Tag Archives: loess hills

Light Play in Siouxland and the Loess Hills, Monona County

23 Sep

I like driving around the backroads or county gravel roads in Siouxland. Better when it has not recently rained. Nothing like getting stuck to make one appreciate cement roadways. But it’s the backroads where one can find some nice images as you meander around.

Fast moving clouds play and hide and seek with the sun and ground below them in the Loess Hills in Monona County, Iowa Tuesday August 29, 2017. (photo by Jerry L Mennenga©)

In the Loess Hills in Monona County I keep switch back driving these roads and find myself driving through natural or agricultural settings. It’s especially fun after a recent storm or change in weather when the clouds fill the sky. As they move about they create a lot of light play on the ground and finding oneself in the right place at the right time can create nice images. But, one also has to be patient and wait for the clouds to pass below the sun. And at times it feels like forever.

But it really is worth it and then comes trying to decide which images best describe the scene one photographs. And how the light plays on the ground and what visually is appealing to you. That can be tough, but well worth the time spent enjoying the day, nature and seeing what scenes God displays for you.

Jerry Mennenga

Sioux City, Iowa

Siouxland History in Harrison County, Welcome Center Missouri Valley

12 Aug

A few weeks back as I was getting out exploring some new areas to me in Siouxland, I finally visited the Harrison County Welcome Center outside of Missouri Valley. The Welcome Center and its museum originally started as a personal project of a Preston Niles who moved there and started an orchard and then a store and finally a small museum as it was situated on the Lincoln Highway, Route 30, that travelled across the country from east to west. The Welcome Center and its small village and museum has so many items and pieces of history that it’s easy to spend a couple of hours reading about all the items.

The Welcome Center and Harrison County Historical Museum near Missouri Valley, Iowa Friday, June 16, 2017. (photo by Jerry L Mennenga©)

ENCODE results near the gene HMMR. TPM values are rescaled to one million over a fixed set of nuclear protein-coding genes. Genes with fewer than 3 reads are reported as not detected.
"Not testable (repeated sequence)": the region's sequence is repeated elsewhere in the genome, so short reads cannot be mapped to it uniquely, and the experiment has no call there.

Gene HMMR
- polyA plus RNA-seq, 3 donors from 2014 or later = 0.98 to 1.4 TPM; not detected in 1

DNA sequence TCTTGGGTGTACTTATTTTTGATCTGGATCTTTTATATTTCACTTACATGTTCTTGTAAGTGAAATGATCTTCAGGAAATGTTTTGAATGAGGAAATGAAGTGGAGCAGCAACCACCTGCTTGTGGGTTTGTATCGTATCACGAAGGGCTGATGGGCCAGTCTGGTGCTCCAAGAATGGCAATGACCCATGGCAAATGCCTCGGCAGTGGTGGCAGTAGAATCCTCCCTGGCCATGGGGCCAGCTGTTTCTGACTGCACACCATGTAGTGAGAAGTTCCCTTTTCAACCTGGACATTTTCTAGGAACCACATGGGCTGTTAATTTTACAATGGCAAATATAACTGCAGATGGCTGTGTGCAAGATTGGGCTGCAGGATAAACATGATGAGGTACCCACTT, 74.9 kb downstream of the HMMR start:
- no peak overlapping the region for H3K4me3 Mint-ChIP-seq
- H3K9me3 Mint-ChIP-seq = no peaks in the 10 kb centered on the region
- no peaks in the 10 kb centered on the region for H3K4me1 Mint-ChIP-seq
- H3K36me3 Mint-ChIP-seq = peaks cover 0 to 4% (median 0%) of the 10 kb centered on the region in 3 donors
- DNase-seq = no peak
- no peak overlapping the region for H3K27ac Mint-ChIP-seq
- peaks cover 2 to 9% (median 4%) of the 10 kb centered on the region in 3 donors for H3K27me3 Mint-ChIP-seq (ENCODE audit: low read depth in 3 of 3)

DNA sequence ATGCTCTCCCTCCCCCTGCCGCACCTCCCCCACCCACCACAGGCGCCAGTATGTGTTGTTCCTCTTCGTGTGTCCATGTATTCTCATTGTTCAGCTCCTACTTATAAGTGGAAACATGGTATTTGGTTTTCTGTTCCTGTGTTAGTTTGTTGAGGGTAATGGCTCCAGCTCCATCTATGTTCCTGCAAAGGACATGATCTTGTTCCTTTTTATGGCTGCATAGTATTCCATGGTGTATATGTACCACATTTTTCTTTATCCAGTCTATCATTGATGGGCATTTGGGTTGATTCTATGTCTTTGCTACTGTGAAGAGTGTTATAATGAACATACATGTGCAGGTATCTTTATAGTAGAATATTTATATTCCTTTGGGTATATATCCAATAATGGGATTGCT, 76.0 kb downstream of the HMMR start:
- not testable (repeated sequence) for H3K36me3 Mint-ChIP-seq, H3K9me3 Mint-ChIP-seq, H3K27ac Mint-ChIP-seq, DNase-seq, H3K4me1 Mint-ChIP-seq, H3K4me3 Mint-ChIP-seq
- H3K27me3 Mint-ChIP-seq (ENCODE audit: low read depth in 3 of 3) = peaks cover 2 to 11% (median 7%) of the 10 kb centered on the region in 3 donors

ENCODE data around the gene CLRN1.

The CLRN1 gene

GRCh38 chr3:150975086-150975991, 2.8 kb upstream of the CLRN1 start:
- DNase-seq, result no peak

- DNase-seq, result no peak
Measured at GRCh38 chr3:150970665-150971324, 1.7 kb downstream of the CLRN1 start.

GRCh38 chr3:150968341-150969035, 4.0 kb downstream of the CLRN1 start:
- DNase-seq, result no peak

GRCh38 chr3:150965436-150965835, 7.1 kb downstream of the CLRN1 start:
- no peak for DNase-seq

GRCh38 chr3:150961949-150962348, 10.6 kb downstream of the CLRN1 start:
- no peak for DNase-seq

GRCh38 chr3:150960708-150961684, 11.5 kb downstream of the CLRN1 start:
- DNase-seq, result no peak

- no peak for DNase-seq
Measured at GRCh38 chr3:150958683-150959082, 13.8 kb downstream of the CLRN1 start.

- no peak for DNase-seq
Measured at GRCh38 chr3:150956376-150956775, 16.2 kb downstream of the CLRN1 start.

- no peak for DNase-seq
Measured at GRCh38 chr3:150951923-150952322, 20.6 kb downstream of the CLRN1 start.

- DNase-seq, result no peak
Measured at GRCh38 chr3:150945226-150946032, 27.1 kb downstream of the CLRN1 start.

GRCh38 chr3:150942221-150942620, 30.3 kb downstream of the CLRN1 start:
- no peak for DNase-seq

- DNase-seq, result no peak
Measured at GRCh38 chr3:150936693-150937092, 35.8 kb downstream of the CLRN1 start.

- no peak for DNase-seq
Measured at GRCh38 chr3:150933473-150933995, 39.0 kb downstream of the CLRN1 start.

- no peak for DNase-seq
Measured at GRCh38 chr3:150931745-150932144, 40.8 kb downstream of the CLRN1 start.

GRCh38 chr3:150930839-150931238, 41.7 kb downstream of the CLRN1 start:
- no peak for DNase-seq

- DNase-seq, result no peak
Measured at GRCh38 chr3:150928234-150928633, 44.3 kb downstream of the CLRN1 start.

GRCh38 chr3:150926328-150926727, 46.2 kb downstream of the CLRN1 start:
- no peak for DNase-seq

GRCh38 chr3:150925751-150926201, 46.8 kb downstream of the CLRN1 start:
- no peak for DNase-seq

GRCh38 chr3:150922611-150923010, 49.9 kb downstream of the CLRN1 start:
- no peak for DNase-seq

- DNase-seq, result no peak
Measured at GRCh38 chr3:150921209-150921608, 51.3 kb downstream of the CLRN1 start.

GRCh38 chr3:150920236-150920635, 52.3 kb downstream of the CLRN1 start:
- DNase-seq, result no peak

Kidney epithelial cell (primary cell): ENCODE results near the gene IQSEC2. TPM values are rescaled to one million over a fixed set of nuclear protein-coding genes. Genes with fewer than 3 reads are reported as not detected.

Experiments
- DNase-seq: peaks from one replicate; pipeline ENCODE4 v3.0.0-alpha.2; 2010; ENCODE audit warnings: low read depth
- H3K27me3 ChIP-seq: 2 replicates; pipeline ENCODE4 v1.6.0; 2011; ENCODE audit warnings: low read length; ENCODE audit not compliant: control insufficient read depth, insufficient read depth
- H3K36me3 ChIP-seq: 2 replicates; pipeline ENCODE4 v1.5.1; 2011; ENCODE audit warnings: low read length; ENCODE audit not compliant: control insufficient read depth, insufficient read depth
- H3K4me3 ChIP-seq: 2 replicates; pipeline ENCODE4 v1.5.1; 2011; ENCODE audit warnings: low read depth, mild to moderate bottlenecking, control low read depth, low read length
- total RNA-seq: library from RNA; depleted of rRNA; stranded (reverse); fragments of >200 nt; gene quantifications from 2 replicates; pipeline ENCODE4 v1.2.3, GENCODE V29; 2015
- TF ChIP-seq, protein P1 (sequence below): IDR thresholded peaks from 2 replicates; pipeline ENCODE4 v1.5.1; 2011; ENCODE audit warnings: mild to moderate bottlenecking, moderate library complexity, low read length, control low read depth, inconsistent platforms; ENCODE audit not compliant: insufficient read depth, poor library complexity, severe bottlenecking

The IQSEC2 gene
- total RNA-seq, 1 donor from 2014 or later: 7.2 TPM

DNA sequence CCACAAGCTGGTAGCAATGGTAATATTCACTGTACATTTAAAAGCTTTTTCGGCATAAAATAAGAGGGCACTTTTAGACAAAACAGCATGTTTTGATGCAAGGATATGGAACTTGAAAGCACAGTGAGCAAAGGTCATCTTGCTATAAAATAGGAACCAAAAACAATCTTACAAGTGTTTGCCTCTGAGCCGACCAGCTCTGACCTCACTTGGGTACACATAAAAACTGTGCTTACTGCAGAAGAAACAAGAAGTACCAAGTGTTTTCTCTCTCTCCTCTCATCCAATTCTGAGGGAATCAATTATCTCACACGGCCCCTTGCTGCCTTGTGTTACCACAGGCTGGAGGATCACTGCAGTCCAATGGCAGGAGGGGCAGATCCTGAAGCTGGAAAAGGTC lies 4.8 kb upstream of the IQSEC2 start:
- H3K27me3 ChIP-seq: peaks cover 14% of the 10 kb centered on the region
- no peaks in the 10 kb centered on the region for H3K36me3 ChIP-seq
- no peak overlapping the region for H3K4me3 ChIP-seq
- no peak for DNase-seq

Situated outside is a long wooden culvert that was used during the WWII era when metal was in short supply for drainage for communities. Talking with a docent she informed me that when more recent work began around the museum area, the culvert was discovered. And rather than throwing it into the landfill, added it to the other historical items, such as a Bible from the Civil War era, that is from the local area surrounding Missouri Valley.

A Bible from the Civil War era on display at the Welcome Center and Harrison County Historical Museum near Missouri Valley, Iowa Friday, June 16, 2017. (photo by Jerry L Mennenga©)

Docents at the Welcome Center and Harrison County Historical Museum explained that during WWII with a short supply of metal because of the war, wooden culverts were used for drainage in the area near Missouri Valley, Iowa Friday, June 16, 2017. (photo by Jerry L Mennenga©)

During a massive flood of the Missouri River during 2011 the docent told me some structures were lost and items from those individual displays were put together in a newer building that is more flood resistant than the former wooden structures, although not as historic in nature. And on a hot day, as this particular day, visitors can also try out some cider that is made there. Evidently part of the original owner Niles had an orchard and beside selling its fruit, also made non-alcoholic beverages from the fruit.

The Welcome Center and museum area is certainly a nice place to spend half a day acquainting oneself with local history and understanding some more of Iowa’s development in Siouxland.

Jerry Mennenga

Sioux City, Iowa

Living History, or seeing it, in Siouxland, Wisecup Farm Museum

6 Aug

While visiting southern Siouxland this summer, I came upon another little slice of historical memorabilia. I find it surprising but also wonderful that there are so many museum’s of all stripes in western Iowa. Some in cities and small towns, but others created by people trying to preserve the past and help people understand what pioneers and early settlers lives were like prior to this 21st century. The Wisecup Farm Museum outside of Missouri Valley has a number of restored pieces of farming equipment as well as a one-room school house, a small chapel and homestead. A lot of stuff “stuffed” within the confines of a small space.

A variety of “antique” or former period farm machinery is found at the Wisecup Farm Museum in Missouri Valley, Iowa Wednesday, June 21, 2017. (photo by Jerry L Mennenga©)

Antique Minneapolis Moline tractors form a line at the Wisecup Farm Museum in Missouri Valley, Iowa Wednesday, June 21, 2017. (photo by Jerry L Mennenga©)

I appreciate the aged and no longer viable farm equipment I encounter because it was in use and the tech of the day while I was growing up on a farm. Farming today is as high tech as a number of other industries with satellite guided tractors and sensors to help farmers get the best yield from their tillable fields.